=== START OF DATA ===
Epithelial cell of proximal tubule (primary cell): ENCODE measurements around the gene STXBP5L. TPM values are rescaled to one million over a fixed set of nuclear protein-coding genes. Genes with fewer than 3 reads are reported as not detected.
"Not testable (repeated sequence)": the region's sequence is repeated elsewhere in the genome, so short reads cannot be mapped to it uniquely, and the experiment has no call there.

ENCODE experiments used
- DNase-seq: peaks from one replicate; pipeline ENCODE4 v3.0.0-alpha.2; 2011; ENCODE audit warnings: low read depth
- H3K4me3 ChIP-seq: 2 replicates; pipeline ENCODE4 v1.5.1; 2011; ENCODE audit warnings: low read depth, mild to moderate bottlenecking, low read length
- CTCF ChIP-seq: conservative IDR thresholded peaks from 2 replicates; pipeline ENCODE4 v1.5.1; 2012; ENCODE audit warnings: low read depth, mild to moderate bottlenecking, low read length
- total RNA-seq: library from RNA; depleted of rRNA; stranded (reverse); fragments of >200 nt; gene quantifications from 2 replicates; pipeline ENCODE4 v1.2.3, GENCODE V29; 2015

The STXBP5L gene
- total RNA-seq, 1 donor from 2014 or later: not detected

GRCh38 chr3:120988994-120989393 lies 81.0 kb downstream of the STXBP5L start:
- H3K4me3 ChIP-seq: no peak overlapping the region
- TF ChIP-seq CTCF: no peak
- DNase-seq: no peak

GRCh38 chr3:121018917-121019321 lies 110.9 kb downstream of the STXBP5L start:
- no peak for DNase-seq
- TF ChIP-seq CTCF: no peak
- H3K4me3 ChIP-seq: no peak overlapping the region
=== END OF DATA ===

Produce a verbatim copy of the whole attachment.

Epithelial cell of proximal tubule (primary cell): ENCODE measurements around the gene STXBP5L. TPM values are rescaled to one million over a fixed set of nuclear protein-coding genes. Genes with fewer than 3 reads are reported as not detected.
"Not testable (repeated sequence)": the region's sequence is repeated elsewhere in the genome, so short reads cannot be mapped to it uniquely, and the experiment has no call there.

ENCODE experiments used
- DNase-seq: peaks from one replicate; pipeline ENCODE4 v3.0.0-alpha.2; 2011; ENCODE audit warnings: low read depth
- H3K4me3 ChIP-seq: 2 replicates; pipeline ENCODE4 v1.5.1; 2011; ENCODE audit warnings: low read depth, mild to moderate bottlenecking, low read length
- CTCF ChIP-seq: conservative IDR thresholded peaks from 2 replicates; pipeline ENCODE4 v1.5.1; 2012; ENCODE audit warnings: low read depth, mild to moderate bottlenecking, low read length
- total RNA-seq: library from RNA; depleted of rRNA; stranded (reverse); fragments of >200 nt; gene quantifications from 2 replicates; pipeline ENCODE4 v1.2.3, GENCODE V29; 2015

The STXBP5L gene
- total RNA-seq, 1 donor from 2014 or later: not detected

GRCh38 chr3:120988994-120989393 lies 81.0 kb downstream of the STXBP5L start:
- H3K4me3 ChIP-seq: no peak overlapping the region
- TF ChIP-seq CTCF: no peak
- DNase-seq: no peak

GRCh38 chr3:121018917-121019321 lies 110.9 kb downstream of the STXBP5L start:
- no peak for DNase-seq
- TF ChIP-seq CTCF: no peak
- H3K4me3 ChIP-seq: no peak overlapping the region